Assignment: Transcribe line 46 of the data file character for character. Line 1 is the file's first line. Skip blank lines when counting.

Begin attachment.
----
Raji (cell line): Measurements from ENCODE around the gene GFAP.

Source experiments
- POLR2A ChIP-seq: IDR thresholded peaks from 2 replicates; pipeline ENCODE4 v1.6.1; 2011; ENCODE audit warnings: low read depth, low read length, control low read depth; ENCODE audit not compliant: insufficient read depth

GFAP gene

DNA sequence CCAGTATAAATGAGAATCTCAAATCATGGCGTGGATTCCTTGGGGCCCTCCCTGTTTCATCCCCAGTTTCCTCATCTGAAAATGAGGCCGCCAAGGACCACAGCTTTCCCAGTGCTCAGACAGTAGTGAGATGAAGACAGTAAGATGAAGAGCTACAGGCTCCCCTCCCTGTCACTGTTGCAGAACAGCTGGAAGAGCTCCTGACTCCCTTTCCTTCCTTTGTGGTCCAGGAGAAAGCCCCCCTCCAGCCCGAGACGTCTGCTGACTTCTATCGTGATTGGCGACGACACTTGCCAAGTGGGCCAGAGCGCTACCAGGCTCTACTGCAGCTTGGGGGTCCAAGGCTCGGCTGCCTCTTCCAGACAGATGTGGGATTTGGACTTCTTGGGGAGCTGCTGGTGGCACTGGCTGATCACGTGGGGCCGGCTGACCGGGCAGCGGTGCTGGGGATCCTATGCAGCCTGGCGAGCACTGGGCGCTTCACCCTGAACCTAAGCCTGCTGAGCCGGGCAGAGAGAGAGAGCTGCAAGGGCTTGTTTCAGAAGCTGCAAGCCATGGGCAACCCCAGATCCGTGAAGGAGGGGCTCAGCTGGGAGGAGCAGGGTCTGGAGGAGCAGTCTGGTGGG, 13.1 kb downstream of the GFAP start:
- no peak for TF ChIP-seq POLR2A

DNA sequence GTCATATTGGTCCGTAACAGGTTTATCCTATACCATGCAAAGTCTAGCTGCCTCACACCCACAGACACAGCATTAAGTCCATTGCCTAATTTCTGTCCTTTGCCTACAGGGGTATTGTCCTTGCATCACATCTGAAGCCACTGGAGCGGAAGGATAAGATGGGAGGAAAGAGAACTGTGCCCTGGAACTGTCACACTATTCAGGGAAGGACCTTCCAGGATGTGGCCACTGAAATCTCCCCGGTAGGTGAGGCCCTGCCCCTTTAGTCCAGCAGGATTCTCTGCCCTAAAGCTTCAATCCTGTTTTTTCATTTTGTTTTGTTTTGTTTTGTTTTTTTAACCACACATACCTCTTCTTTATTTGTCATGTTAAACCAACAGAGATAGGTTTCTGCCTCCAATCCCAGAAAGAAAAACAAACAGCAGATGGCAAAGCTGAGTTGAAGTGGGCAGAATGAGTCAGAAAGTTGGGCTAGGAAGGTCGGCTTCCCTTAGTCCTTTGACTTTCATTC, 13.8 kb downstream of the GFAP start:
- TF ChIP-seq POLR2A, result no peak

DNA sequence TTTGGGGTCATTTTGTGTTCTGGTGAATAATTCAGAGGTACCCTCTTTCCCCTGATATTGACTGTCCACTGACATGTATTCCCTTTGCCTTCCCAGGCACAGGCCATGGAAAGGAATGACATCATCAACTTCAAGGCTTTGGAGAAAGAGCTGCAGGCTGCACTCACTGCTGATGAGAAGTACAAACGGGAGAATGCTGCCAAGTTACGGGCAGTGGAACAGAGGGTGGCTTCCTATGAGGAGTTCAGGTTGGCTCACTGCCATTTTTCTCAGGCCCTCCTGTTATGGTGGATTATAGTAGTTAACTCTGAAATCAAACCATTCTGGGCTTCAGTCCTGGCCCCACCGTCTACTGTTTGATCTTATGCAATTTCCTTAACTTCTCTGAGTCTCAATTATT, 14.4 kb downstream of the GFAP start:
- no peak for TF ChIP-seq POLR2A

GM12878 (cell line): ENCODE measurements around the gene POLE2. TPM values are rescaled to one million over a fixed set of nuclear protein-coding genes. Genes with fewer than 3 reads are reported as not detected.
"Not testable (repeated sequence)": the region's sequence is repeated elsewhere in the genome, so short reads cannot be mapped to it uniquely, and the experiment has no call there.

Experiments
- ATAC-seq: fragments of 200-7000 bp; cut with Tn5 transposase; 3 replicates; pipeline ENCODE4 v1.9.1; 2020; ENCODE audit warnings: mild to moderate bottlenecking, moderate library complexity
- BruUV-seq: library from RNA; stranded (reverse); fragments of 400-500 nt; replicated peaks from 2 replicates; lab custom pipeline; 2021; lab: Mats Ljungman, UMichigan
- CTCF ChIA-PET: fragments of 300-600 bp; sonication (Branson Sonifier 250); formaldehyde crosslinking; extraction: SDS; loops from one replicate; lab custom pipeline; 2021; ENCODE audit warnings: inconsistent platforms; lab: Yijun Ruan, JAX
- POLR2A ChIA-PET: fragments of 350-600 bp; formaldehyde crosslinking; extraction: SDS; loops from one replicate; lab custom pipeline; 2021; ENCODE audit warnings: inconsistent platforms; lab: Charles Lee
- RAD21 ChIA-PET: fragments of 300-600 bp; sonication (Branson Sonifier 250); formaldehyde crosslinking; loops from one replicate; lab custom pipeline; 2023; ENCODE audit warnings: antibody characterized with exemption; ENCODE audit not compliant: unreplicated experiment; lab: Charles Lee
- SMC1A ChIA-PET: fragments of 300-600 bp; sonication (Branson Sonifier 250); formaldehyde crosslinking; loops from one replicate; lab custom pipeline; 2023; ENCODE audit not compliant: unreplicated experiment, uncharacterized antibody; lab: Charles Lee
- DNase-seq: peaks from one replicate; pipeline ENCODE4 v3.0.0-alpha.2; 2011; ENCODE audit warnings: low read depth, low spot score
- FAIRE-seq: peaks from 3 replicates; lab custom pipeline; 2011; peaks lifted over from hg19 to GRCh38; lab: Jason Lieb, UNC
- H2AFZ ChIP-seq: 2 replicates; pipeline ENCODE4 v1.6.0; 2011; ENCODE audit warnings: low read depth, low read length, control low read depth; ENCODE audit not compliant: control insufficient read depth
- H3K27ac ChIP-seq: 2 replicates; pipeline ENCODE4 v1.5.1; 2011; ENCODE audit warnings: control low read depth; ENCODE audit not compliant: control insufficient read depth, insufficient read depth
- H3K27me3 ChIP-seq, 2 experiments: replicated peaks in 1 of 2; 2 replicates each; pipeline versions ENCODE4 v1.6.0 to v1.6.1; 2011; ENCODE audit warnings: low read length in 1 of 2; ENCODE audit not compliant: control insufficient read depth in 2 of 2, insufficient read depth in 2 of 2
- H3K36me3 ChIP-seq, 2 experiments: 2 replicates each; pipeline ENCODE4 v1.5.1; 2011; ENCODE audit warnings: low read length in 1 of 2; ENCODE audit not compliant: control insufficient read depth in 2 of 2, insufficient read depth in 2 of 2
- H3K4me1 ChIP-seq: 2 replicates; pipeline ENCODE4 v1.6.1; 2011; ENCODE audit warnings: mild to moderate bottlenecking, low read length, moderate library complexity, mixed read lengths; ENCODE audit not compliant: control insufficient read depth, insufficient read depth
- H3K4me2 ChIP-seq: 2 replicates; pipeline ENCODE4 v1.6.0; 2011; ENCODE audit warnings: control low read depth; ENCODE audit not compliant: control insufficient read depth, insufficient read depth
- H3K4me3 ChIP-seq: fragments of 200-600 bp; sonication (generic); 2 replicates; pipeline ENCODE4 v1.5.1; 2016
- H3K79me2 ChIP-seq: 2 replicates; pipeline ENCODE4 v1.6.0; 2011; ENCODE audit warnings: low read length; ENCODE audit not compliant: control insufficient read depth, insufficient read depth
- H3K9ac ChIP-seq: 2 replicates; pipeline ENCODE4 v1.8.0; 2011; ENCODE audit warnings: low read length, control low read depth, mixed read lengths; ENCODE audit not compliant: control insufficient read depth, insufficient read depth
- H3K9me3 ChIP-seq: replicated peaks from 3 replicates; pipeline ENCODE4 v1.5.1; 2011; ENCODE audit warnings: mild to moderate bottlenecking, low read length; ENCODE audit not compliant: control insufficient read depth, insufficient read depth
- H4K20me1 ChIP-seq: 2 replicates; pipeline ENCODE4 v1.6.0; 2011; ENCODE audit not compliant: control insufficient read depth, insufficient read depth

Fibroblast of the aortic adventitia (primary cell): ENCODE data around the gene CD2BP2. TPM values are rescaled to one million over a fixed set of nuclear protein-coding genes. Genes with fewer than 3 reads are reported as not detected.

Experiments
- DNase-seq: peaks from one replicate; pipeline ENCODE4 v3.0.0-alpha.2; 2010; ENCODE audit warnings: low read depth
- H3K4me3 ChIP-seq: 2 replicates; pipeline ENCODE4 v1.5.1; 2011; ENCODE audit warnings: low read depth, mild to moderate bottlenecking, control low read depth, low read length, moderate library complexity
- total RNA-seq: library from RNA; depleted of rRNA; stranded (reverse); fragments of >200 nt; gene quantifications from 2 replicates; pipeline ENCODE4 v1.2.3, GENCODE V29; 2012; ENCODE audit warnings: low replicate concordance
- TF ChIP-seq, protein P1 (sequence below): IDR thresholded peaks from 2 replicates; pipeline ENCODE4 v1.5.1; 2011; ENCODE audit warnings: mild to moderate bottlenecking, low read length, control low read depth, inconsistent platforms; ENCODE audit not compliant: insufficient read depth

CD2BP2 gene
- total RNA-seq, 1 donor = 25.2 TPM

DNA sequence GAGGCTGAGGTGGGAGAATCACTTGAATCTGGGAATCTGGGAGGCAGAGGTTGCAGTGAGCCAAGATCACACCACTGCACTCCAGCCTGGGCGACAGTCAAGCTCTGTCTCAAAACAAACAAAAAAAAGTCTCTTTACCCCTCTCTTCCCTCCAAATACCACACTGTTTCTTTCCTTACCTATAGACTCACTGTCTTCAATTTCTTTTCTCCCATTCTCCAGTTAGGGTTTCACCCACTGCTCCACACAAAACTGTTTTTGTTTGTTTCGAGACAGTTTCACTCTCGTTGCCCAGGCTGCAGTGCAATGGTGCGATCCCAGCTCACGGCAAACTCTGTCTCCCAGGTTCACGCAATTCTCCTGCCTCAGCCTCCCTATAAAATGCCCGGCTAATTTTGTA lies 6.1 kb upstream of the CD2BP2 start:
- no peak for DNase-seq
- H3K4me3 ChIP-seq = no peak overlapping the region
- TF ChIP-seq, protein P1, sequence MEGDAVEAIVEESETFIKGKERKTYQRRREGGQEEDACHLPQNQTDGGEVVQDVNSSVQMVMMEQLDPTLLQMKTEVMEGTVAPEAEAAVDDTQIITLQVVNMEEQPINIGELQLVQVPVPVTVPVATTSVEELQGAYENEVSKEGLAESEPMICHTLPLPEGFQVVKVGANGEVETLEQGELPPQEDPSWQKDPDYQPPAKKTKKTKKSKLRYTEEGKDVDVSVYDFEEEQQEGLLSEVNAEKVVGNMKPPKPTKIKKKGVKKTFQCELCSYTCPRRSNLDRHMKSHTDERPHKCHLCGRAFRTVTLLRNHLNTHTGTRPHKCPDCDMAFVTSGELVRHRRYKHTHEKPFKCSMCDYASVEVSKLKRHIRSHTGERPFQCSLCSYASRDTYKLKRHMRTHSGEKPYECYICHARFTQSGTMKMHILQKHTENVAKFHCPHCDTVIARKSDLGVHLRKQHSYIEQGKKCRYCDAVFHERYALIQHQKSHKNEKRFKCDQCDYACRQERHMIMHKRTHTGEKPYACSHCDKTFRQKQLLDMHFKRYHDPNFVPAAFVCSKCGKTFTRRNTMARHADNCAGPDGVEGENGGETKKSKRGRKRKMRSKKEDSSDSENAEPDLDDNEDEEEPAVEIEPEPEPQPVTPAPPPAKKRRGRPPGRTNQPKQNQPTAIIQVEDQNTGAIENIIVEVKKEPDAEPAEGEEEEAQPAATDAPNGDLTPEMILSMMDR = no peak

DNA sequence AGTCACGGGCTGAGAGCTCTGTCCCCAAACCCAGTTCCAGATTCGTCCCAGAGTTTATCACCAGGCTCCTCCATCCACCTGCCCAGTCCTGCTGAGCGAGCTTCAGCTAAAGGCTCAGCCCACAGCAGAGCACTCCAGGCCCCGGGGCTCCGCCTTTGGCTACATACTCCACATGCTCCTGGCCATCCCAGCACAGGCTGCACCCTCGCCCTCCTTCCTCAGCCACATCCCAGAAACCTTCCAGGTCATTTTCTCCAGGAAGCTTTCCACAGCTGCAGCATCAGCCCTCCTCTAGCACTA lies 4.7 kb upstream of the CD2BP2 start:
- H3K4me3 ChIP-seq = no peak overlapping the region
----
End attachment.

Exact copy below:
- H3K4me3 ChIP-seq = no peak overlapping the region